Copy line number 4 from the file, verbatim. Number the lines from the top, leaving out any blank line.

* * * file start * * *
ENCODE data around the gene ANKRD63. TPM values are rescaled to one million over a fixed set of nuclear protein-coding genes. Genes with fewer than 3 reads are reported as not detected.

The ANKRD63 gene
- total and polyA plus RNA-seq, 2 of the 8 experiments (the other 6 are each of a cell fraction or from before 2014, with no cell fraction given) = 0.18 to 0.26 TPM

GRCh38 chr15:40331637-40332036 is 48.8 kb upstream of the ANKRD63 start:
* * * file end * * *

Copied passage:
GRCh38 chr15:40331637-40332036 is 48.8 kb upstream of the ANKRD63 start: